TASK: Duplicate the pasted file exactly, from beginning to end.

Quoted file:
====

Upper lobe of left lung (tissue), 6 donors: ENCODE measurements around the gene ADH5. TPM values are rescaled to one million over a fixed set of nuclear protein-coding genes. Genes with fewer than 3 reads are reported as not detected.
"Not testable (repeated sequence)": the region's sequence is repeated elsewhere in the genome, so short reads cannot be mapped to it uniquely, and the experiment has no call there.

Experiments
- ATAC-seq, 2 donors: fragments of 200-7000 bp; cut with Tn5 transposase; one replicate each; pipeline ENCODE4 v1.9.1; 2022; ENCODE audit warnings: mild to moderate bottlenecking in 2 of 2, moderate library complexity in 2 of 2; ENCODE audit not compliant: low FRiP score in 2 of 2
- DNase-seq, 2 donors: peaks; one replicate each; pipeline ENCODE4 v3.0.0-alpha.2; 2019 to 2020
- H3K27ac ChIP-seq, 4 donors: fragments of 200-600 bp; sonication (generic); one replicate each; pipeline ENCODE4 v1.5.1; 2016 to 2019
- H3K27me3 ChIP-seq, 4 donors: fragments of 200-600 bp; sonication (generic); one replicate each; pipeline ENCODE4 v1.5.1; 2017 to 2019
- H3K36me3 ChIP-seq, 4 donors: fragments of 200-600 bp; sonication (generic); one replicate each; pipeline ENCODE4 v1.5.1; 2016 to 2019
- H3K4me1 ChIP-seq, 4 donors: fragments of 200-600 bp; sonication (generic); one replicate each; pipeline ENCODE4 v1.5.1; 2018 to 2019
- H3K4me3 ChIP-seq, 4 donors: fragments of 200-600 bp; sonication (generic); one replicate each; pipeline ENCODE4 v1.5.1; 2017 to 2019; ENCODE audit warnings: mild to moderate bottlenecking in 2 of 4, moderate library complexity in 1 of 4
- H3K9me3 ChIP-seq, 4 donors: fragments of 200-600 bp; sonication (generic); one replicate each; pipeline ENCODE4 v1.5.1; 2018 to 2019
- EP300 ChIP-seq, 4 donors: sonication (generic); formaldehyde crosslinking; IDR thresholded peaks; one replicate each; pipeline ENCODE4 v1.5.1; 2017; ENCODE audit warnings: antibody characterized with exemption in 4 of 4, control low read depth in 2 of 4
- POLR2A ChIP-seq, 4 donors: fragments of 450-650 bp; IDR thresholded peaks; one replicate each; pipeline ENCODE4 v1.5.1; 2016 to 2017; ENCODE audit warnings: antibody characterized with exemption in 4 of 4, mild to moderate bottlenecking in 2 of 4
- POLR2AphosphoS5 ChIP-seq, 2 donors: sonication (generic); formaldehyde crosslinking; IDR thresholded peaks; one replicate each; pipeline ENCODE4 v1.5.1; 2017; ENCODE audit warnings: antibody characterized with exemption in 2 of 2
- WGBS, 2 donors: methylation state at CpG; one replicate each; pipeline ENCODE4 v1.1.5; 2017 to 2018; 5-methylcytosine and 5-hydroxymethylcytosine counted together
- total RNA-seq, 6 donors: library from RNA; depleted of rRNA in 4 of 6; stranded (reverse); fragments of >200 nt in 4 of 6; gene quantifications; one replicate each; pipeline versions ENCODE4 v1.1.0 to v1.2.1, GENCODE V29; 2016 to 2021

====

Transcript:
Upper lobe of left lung (tissue), 6 donors: ENCODE measurements around the gene ADH5. TPM values are rescaled to one million over a fixed set of nuclear protein-coding genes. Genes with fewer than 3 reads are reported as not detected.
"Not testable (repeated sequence)": the region's sequence is repeated elsewhere in the genome, so short reads cannot be mapped to it uniquely, and the experiment has no call there.

Experiments
- ATAC-seq, 2 donors: fragments of 200-7000 bp; cut with Tn5 transposase; one replicate each; pipeline ENCODE4 v1.9.1; 2022; ENCODE audit warnings: mild to moderate bottlenecking in 2 of 2, moderate library complexity in 2 of 2; ENCODE audit not compliant: low FRiP score in 2 of 2
- DNase-seq, 2 donors: peaks; one replicate each; pipeline ENCODE4 v3.0.0-alpha.2; 2019 to 2020
- H3K27ac ChIP-seq, 4 donors: fragments of 200-600 bp; sonication (generic); one replicate each; pipeline ENCODE4 v1.5.1; 2016 to 2019
- H3K27me3 ChIP-seq, 4 donors: fragments of 200-600 bp; sonication (generic); one replicate each; pipeline ENCODE4 v1.5.1; 2017 to 2019
- H3K36me3 ChIP-seq, 4 donors: fragments of 200-600 bp; sonication (generic); one replicate each; pipeline ENCODE4 v1.5.1; 2016 to 2019
- H3K4me1 ChIP-seq, 4 donors: fragments of 200-600 bp; sonication (generic); one replicate each; pipeline ENCODE4 v1.5.1; 2018 to 2019
- H3K4me3 ChIP-seq, 4 donors: fragments of 200-600 bp; sonication (generic); one replicate each; pipeline ENCODE4 v1.5.1; 2017 to 2019; ENCODE audit warnings: mild to moderate bottlenecking in 2 of 4, moderate library complexity in 1 of 4
- H3K9me3 ChIP-seq, 4 donors: fragments of 200-600 bp; sonication (generic); one replicate each; pipeline ENCODE4 v1.5.1; 2018 to 2019
- EP300 ChIP-seq, 4 donors: sonication (generic); formaldehyde crosslinking; IDR thresholded peaks; one replicate each; pipeline ENCODE4 v1.5.1; 2017; ENCODE audit warnings: antibody characterized with exemption in 4 of 4, control low read depth in 2 of 4
- POLR2A ChIP-seq, 4 donors: fragments of 450-650 bp; IDR thresholded peaks; one replicate each; pipeline ENCODE4 v1.5.1; 2016 to 2017; ENCODE audit warnings: antibody characterized with exemption in 4 of 4, mild to moderate bottlenecking in 2 of 4
- POLR2AphosphoS5 ChIP-seq, 2 donors: sonication (generic); formaldehyde crosslinking; IDR thresholded peaks; one replicate each; pipeline ENCODE4 v1.5.1; 2017; ENCODE audit warnings: antibody characterized with exemption in 2 of 2
- WGBS, 2 donors: methylation state at CpG; one replicate each; pipeline ENCODE4 v1.1.5; 2017 to 2018; 5-methylcytosine and 5-hydroxymethylcytosine counted together
- total RNA-seq, 6 donors: library from RNA; depleted of rRNA in 4 of 6; stranded (reverse); fragments of >200 nt in 4 of 6; gene quantifications; one replicate each; pipeline versions ENCODE4 v1.1.0 to v1.2.1, GENCODE V29; 2016 to 2021